Steely Dan’s early catalog charted a singular journey, marking the course of a band striving to figure itself out. Memorably experimental vinyl mapped the way, documenting progress in music and philosophy alike. Its destination: 1977’s Aja, which completed the group’s essential language, and has spent four decades not only as the band’s best-selling album, reaching #3 on the Billboard chart, but as a monument to the possibilities of ultra-fastidious recording.
Their debut album Can’t Buy a Thrill contains signature moments—“Reelin’ in the Years” and the breakthrough “Do it Again,” for starters—but also documents a band that has yet to fully coalesce. The Steely Dan of 1972 didn’t yet recognize the full value it could (and soon would) derive from founders Donald Fagen as showcase vocalist (due in large part to his own reticence in that regard) and Walter Becker as a guitarist (he deferred to others and played bass in those days). Despite the rangy sonic palette (and many guest musicians) it embraced from the get-go—listen no further than the different instrumentation on the stereo and quadraphonic versions of the album—it was a collective yet to realize its most effective means of transforming ideas into finished art.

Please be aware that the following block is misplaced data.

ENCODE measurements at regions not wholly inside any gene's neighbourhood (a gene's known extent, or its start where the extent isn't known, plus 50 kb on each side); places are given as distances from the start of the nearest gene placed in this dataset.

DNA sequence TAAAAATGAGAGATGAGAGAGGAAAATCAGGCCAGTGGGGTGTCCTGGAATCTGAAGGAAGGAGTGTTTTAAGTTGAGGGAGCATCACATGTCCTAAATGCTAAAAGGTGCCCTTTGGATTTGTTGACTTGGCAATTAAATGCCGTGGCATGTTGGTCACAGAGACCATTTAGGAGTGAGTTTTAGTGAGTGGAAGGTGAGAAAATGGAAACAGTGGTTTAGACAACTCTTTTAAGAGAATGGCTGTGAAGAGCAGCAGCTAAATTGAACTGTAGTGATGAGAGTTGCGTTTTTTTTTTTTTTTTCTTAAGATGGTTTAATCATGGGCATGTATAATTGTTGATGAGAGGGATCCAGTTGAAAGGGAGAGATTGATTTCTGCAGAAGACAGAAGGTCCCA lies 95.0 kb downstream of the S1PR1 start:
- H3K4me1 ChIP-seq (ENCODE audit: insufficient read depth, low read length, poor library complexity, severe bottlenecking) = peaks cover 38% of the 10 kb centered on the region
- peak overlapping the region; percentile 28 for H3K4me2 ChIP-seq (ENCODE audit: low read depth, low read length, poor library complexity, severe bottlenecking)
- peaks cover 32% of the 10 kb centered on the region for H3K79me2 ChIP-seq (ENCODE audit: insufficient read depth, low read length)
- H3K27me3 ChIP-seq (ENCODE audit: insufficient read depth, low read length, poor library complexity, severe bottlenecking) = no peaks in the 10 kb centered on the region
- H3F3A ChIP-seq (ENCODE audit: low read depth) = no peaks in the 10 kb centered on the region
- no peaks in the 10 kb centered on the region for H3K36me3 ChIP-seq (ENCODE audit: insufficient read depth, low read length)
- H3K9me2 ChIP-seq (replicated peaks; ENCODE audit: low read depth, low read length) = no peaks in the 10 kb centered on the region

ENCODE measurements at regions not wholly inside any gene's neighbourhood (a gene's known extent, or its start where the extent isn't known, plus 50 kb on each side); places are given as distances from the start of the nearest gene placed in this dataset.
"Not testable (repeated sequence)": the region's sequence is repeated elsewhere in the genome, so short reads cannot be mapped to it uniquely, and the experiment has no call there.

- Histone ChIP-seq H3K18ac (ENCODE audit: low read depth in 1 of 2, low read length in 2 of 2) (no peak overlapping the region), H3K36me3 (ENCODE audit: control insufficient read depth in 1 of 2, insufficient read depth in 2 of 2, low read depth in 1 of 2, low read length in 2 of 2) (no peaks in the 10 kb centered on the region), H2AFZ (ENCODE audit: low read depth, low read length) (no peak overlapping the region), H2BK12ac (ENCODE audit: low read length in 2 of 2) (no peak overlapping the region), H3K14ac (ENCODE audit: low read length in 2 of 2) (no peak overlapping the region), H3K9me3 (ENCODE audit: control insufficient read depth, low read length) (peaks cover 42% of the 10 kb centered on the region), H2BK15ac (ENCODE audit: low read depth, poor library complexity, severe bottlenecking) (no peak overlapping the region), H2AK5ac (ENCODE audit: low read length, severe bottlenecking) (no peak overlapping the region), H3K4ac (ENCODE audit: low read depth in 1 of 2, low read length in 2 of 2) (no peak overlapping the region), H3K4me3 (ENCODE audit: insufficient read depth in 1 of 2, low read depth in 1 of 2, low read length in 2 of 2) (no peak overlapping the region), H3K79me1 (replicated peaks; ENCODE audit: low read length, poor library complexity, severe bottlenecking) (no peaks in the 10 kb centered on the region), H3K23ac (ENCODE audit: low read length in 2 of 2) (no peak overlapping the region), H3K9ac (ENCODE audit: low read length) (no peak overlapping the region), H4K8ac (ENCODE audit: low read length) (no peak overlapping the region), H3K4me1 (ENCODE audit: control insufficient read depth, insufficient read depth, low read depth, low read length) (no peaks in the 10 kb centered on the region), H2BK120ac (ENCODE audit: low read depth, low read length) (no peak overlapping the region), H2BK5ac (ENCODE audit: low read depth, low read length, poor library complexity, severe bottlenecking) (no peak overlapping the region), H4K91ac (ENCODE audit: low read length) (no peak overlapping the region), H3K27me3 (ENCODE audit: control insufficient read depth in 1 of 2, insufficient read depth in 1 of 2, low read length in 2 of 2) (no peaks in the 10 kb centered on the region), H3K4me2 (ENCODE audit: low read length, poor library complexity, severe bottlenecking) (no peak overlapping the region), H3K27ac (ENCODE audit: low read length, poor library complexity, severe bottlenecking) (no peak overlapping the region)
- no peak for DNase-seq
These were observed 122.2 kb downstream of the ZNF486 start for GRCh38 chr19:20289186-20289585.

Related: Steely Dan break up in 1981
The band worked at cross purposes in the years that followed, with Becker and Fagen making studio work their focus, and the remainder zeroed in on touring—an arrangement that couldn’t last. By 1975, most members were gone via attrition, leaving Becker and Fagen to pursue things their way, which they did with the group’s fourth record, Katy Lied. Its process opened a new era, with the two primaries providing guiding vision to be developed by top-tier session musicians in exhaustive studio work.
That paradigm would be fine-tuned to a spectacular degree two albums later. Aja is a bravura exercise in music production that also happens to be loaded with great songs. An accessible jazz-pop fusion drives an economically epic album, adding up to less than 40 total minutes of music in which no note goes wasted. Long songs fly by, and short ones seem big, in a digestible, dazzling listen.